The social industry did not invent these tendencies. Even McMullan admitted that his paper’s articles about Jennifer Elliott, daughter of the actor Denholm Elliott, may have contributed to her suicide. Richard Littlejohn’s hounding of the trans woman Lucy Meadows in the Daily Mail contributed, according to the coroner, to her suicide. However, the social industry has democratised cruelty, ramped up popular sadism and enrolled all of us into these rituals of punishment.

Most ingeniously, the industry sells us a myth of celebrity while leveraging the reality that celebrity makes people miserable. The benders and breakdowns of celebrities, their horrified distress signals as their lives are taken over by their public persona, are well known. Less well known is that the rate of suicide for celebrities is anything between seven and several thousand times higher than that for the wider population. And now their breakdowns have become riveting social media spectacles, with celebrities often driven over the edge by supposedly outraged followers.

Yet if all of us are now celebrities – or at least all of us on social media – then that cruelty is also masochism. The thrill of the chase is accompanied by the thrill of realising that we are all at risk, all potential targets. Today’s bloodhound is tomorrow’s fox. So the more we extol the virtues we find wanting in others as we take them down on spurious grounds, from Natalie Wynn to Jameela Jamil, the more we are gleefully setting ourselves up for the same fall.

This is why the ritual calls for kindness that follow tragedies like Flack’s suicide are ineffectual, and as hollow as new year pledges of sobriety and clean living. To take kindness seriously, we need to confront not only the machinery that loops us into sadomasochistic frenzies for the purposes of generating profitable flows of attention and engagement. We also need to take seriously our own pleasure in, and fascination with, personal destruction.

Richard Seymour is a political activist and author. His latest book is The Twittering Machine

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This Major Celebrity Is A Huge Fan Of RHOP Karen Huger




Karen Huger


Karen Huger in 2017

It looks like the “Grande Dame” Karen Huger of the  Real Housewives of Potomac has a new fan…and it’s Rihanna!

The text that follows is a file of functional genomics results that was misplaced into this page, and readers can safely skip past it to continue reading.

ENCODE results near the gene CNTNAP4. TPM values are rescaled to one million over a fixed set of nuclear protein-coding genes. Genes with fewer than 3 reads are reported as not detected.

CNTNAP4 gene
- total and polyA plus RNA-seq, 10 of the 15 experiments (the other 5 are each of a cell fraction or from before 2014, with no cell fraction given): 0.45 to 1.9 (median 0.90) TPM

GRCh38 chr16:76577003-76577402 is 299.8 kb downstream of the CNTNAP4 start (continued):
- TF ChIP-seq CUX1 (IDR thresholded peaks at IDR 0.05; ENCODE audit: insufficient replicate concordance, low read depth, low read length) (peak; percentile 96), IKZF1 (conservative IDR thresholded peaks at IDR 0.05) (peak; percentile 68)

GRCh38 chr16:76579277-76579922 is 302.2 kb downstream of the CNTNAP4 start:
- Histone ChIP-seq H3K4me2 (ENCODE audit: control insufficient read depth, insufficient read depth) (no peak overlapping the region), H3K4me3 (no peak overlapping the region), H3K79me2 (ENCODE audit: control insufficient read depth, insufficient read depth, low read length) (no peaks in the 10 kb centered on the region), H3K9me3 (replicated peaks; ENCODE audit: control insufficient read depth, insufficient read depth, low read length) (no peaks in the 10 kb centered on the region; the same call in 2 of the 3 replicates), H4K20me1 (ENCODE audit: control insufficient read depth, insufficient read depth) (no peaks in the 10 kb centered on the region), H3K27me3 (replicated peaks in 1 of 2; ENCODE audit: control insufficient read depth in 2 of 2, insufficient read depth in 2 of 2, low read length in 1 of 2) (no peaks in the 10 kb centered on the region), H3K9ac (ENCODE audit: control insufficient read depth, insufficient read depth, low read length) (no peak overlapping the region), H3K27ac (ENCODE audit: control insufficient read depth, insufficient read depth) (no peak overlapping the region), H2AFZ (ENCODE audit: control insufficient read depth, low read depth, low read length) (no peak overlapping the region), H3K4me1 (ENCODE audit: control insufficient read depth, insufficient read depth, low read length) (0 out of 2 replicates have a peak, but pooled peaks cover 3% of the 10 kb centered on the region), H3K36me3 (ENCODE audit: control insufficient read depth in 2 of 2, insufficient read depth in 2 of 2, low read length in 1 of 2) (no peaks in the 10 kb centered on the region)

According to Page Six, Rihanna popped into Huger’s Instagram live on August 5 to show her support. Rihanna, who commented as her Instagram handle, @badgalriri, wrote, “Proud of you Karen,” during the live session. Huger took notice to Rihanna’s attention, reposting a screenshot of the Page Six story on her Instagram page with the caption, “So fun.”

On Twitter, Huger also Tweeted about Rihanna’s support, writing, “The power of sisterhood truly lifting and building one another is truly UNSTOPPABLE thank you @rihanna #rhop @BravoTV

Rihanna Is A Big Real Housewives Fan

Given her comments on Huger’s Instagram live, it looks like Rihanna is a big fan of Bravo and The Real Housewives franchises. In a May 2018 interview with The Los Angeles Times, Real Housewives of Beverly Hills star Kyle Richards revealed that Rihanna was a big fan of her franchise.

“One of my favorite stories is my daughter was at a karaoke place and someone came in and there’s like a commotion, like a big entourage,” Richards told The Los Angeles Times, “She turned around and was talking to her friends and then she felt a tap on her shoulder and she turned around and it was Rihanna. And Rihanna goes, ‘Oh my God, I’m obsessed with you.’ And my daughter started to cry and she goes, ‘I’m so confused, what’s happening?’”

Real Housewives of New York member Leah McSweeney also has a connection to Rihanna, according to Bravo. “One of my most memorable New York City nights had to have been when I went to a Met Gala after party,” McSweeney told Bravo in February, “I got introduced to Rihanna and she thought she knew me already — and she gave me a huge hug and was like, ‘I know you!’ and I was like, ‘Actually, you don’t know me. But, you wear my clothing line. You wear my brand, and thank you for that.’”

McSweeney continued, “She was like, ‘You’re the girl that does that brand?’ and I was like, ‘Yeah!’ She was like, ‘Oh my god, come here!’ [She] gave me a huge hug again and she was just so cool. That’s definitely one of my best New York nights.”

Rihanna Also Loves Other Shows On The Bravo Network

In 2015, Rihanna also revealed that she was a huge fan of Bravo’s Shahs of Sunset. One of the show’s stars, Reza Farahan, ran into Rihanna at the gym, and told Bravo all about the encounter. “She said, ‘I don’t want to be ‘that’ person at the gym, but you’re crazy…love your show,” Farahan told Bravo in 2015, “Her trainer then sat her down on the rowing machine next to me and apparently she was trying to keep up with me.”

Farahan continued, “She couldn’t have been any nicer! She’s very respectful, polite and just as beautiful at the gym working out, as she is one her magazine spreads. Although I just thanked her very politely, as my fat ass was totally out of breath…I was rowing like my life depended on it, but I was doing cartwheels on the inside!”

Farahan also Tweeted about his experience with the star, writing, “This going 2 sound unbelievable, but was just working out w/my trainer & @rihanna interrupted me to give me & #Shahs a compliment @Bravotv